Don't miss

Replay


LATEST SHOWS

FRENCH CONNECTIONS

Malbouffe: understanding junk food à la française

Read more

IN THE PAPERS

Lebanon repeals 'rape law', but activists say more is needed to protect women

Read more

BUSINESS DAILY

US business leaders abandon Trump after Charlottesville

Read more

IN THE PAPERS

'Why do French people smoke so much?'

Read more

MEDIAWATCH

Trump's 'unprecedented transgression'

Read more

EYE ON AFRICA

Kenya’s opposition leader to take poll dispute to Supreme Court

Read more

THE DEBATE

US racial tensions: How far should freedom of speech be stretched?

Read more

THE DEBATE

Burkina Faso attack: How to restore security in the Sahel region?

Read more

THE DEBATE

India and Pakistan mark 70 years of independence: Can the two countries ever reconcile?

Read more

Africa

Gabonese president Bongo in first Paris trip since election

Text by News Wires

Latest update : 2009-11-20

Gabon's President Ali Bongo was in France on Wednesday for his first trip since succeeding his father, who was France's closest ally in Africa and the key figure in a rather dubious network of trade and political ties known as "FranceAfrique".

AFP - Gabon's President Ali Bongo was expected in France on Wednesday for his first trip since he succeeded his father, who made Paris almost a second home as leader of the oil-rich former French colony.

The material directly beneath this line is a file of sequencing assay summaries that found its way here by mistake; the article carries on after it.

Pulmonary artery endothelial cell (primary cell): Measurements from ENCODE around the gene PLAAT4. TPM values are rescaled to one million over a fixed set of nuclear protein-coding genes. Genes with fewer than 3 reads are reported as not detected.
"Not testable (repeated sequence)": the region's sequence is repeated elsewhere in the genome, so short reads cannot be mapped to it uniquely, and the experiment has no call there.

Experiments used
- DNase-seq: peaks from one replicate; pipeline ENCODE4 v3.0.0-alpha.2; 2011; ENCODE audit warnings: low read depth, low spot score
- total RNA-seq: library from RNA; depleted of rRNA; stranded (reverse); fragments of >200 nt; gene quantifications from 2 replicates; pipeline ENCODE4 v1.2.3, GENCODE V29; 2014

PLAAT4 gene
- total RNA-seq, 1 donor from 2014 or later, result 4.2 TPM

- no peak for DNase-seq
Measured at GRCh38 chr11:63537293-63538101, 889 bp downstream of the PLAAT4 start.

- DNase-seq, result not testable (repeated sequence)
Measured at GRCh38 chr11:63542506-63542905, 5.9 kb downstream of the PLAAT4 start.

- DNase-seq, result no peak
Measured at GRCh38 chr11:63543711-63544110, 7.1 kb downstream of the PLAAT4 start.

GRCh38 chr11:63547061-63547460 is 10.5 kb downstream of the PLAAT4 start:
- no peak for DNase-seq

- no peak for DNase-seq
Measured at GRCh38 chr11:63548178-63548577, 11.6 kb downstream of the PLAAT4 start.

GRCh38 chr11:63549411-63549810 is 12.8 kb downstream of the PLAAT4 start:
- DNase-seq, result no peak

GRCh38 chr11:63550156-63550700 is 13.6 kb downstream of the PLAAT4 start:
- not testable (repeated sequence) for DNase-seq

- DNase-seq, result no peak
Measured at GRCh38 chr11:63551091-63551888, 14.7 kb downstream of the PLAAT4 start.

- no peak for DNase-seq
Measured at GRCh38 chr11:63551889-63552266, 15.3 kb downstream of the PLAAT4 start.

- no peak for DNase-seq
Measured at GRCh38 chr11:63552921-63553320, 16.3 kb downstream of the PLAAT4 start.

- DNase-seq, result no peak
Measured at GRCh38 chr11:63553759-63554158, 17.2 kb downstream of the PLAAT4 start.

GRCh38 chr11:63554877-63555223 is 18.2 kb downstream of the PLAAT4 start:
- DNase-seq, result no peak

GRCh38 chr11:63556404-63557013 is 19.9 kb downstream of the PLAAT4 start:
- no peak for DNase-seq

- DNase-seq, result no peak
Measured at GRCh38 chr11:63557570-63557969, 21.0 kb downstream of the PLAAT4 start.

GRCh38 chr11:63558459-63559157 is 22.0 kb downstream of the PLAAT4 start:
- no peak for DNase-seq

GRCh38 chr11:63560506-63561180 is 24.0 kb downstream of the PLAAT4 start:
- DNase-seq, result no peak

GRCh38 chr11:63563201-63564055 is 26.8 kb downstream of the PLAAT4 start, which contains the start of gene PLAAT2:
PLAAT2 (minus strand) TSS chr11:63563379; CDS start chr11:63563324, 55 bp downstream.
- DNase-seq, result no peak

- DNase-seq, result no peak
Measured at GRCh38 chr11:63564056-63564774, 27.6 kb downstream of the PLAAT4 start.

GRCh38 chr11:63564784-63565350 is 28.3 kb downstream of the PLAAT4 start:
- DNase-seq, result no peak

Bongo's trip comes less than three weeks after French judges threw out a lawsuit alleging that, under his late father, members of his family bought several luxury Paris properties with embezzled Gabonese public funds.
  
The elder Bongo, Omar Bongo Ondimba, was France's closest ally in Africa throughout his 41-year reign and the key figure in the murky network of trade and political ties known to anti-corruption activists as "FranceAfrique".
  
But the attempt by graft watchdog Transparency International to bring a case against three African presidents for their allegedly ill-gotten gains caused Bongo senior to temper his affection for Paris in his final years.
  
He died in Spain in June, and his son and former defence minister Ali Bongo took over after an election that opposition leaders claimed was marred by fraud and French interference. Paris denies it influenced the vote.
  
Now that judges have refused to pursue the complaint, observers say, Bongo junior is ready to resume business as usual with his French allies and is due in Paris for a three-day visit and talks with President Nicolas Sarkozy.
  
Bongo is expected to have lunch with Sarkozy on Friday.

Date created : 2009-11-18

COMMENT(S)